The meeting was broadcast live via webcast and a summary report will be shared with the public and the NIH Interagency Autism Coordinating Committee for further consideration and comment.  Ultimately this report will offer guidance in setting priorities in future environmental research in autism.  Some of the suggestions included taking advantage of a variety of existing epidemiological studies the use of newer technologies for data collection of personal environmental exposures – such as sensors that can be worn on the body that are currently under development.  Existing epidemiology studies that may not currently include autism as an outcome may be able to be built upon by adding autism as an outcome and gathering additional information on exposures of particular interest In addition, representatives from the National Toxicology Program presented approaches using bioinformatics and high throughput technologies to quickly screen for a variety of environmental exposures of interest.   Because autism is  complex, the assay may not be simple, and the group stressed the importance of basic research in science to help inform the process.  This includes high quality, well designed research in cell biology, neuroanatomy, neurophysiology and genetics.   Genetic research will continue to be essential to better understand how individuals with certain genotypes may be vulnerable to specific environmental exposure and to provide clues into the biological systems that are affected in autism. The new findings in genetics with regards to copy number variations are going to be essential to identify biological pathways that may be affected by specific environmental exposures.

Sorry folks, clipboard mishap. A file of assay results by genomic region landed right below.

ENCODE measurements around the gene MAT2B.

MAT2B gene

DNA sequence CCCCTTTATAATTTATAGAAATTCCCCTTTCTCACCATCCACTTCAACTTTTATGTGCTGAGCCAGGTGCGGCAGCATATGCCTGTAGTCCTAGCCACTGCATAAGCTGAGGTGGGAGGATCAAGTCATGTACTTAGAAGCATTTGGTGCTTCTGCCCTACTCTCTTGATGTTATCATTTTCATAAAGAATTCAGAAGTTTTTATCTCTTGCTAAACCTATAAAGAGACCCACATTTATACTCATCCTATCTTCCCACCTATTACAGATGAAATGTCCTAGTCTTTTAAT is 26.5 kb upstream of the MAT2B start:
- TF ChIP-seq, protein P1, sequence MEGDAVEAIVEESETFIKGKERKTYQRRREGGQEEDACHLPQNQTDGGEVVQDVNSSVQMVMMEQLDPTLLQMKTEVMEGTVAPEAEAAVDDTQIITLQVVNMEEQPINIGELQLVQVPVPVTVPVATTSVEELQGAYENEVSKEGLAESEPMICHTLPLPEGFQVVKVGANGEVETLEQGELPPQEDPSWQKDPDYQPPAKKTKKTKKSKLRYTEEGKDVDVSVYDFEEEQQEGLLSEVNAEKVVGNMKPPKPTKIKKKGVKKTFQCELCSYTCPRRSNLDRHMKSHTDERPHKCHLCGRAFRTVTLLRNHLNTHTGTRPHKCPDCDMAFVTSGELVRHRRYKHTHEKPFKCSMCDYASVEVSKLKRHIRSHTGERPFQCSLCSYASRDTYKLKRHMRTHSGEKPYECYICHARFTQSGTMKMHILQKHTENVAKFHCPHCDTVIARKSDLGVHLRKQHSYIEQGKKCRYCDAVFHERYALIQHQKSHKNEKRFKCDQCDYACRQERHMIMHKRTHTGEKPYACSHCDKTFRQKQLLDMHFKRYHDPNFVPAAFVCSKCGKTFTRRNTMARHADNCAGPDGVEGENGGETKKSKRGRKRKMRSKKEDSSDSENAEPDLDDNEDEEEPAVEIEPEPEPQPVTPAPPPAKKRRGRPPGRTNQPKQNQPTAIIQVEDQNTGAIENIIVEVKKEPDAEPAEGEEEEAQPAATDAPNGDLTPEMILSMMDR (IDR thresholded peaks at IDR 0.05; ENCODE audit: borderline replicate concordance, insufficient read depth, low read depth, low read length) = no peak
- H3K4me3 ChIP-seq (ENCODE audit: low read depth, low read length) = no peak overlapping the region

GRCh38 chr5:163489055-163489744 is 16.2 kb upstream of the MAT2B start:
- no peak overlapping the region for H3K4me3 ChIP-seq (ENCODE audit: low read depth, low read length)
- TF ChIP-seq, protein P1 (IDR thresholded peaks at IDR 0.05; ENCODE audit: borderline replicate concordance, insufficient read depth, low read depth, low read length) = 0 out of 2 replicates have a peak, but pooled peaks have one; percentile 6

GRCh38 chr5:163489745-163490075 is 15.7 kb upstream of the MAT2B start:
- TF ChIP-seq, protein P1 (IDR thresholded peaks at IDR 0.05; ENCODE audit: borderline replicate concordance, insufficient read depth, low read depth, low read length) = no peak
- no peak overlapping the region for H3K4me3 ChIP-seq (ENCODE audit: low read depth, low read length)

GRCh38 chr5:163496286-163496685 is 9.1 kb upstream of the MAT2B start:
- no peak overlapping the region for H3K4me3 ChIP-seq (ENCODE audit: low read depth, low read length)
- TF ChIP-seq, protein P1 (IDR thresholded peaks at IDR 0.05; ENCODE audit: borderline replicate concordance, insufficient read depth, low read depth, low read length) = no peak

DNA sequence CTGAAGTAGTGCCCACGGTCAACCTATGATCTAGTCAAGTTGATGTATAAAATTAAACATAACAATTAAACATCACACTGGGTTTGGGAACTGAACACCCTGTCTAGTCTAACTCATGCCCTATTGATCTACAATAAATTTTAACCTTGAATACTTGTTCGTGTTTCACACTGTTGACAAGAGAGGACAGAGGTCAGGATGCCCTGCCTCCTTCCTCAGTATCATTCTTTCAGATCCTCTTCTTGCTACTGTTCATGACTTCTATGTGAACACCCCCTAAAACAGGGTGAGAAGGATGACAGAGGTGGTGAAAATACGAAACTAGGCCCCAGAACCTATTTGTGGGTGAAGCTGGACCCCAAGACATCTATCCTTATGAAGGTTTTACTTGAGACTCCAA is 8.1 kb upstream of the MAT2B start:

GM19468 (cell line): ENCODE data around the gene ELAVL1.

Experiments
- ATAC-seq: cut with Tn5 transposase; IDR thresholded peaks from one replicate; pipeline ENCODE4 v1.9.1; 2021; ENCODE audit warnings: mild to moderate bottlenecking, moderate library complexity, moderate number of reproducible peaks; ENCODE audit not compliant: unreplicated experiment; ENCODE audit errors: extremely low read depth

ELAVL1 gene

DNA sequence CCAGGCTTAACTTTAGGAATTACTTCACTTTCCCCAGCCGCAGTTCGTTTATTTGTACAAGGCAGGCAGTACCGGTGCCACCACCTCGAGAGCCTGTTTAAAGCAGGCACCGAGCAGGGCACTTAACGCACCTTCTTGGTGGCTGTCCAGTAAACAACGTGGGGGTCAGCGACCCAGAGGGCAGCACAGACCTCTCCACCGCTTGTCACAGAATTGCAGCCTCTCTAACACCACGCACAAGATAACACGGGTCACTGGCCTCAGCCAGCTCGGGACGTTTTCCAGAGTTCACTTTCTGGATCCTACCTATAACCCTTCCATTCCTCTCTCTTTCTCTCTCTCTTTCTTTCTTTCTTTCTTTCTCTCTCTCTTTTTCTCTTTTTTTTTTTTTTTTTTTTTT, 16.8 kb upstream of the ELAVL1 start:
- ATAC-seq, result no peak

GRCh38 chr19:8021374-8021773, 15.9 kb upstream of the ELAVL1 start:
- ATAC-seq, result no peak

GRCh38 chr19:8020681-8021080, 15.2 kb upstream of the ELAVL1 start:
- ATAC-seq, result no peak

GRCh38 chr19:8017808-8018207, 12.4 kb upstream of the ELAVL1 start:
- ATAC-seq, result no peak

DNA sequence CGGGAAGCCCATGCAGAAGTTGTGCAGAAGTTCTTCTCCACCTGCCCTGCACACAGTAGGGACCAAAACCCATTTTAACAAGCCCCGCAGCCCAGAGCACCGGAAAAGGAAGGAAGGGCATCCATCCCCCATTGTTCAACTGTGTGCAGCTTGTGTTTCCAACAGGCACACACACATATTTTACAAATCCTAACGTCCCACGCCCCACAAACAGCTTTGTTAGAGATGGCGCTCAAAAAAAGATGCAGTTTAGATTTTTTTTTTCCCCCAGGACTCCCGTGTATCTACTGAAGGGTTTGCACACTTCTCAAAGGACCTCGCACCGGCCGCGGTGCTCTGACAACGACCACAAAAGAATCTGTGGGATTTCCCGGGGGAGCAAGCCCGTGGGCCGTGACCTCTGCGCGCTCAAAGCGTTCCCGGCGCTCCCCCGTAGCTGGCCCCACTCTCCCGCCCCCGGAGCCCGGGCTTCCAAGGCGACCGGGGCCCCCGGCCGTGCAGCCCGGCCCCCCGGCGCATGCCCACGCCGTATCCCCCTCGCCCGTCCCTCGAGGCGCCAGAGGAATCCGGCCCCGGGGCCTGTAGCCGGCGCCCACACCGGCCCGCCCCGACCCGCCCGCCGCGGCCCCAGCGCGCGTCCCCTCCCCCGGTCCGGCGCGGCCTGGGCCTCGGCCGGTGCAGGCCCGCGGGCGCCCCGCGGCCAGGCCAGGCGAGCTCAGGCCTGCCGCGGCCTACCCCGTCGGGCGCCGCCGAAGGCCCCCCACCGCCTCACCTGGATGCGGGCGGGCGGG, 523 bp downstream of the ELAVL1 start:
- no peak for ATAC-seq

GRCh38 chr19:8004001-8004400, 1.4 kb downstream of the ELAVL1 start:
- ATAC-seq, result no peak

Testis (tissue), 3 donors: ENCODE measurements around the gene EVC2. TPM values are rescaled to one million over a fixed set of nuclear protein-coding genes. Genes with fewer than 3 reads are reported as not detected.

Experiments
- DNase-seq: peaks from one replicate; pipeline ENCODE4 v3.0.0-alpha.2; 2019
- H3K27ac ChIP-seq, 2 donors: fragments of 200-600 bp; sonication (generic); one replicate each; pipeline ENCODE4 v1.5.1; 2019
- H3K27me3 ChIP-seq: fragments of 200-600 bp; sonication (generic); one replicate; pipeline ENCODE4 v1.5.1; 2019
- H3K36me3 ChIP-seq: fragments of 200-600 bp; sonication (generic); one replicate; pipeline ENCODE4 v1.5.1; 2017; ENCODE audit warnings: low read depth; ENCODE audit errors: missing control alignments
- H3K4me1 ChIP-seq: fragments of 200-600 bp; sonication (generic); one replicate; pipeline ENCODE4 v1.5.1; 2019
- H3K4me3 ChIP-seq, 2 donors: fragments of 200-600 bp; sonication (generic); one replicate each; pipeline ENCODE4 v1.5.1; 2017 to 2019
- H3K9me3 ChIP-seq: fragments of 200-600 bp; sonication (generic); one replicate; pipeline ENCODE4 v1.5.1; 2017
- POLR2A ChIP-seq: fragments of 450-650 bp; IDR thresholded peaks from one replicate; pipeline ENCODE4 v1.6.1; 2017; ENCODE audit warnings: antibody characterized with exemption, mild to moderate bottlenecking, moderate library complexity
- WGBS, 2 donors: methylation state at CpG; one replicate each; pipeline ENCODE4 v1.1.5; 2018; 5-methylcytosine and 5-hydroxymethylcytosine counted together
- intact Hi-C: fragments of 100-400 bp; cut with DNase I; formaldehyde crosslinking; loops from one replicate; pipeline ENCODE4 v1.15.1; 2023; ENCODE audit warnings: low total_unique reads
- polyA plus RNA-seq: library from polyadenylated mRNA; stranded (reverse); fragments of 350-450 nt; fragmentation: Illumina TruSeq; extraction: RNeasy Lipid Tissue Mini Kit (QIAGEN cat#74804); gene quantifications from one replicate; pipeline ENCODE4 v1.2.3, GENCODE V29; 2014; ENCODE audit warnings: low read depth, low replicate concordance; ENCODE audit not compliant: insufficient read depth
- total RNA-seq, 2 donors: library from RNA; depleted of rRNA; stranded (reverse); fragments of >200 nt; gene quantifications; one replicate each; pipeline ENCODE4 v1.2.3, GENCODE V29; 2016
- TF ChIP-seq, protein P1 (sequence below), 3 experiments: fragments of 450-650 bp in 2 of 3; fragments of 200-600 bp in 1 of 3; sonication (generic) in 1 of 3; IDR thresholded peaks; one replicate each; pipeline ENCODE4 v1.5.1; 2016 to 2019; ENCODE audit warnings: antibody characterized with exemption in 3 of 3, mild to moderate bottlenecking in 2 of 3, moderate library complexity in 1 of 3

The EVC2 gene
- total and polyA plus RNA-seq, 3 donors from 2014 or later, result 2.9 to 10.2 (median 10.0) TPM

As autism is a disorder with multiple symptoms and multiple etiologies, both big and small ideas, short and long term projects were identified for further consideration.  Please check the Autism Speaks website for updates on this meeting and plans to follow up on the ideas presented.  More information about the agenda and the participants can be found here. We will post a link to the full meeting once it is available.

The importance of studying environmental factors in ASD

August 9, 2010 4 comments

Last week, the Senate Environment and Public Works Committee convened a panel of experts to investigate the role of environmental factors in autism spectrum disorders (ASD; link to web archive for video). Although genetic factors are known to contribute to the risk of autism, we also need to understand environmental factors and their interactions with genetic susceptibility.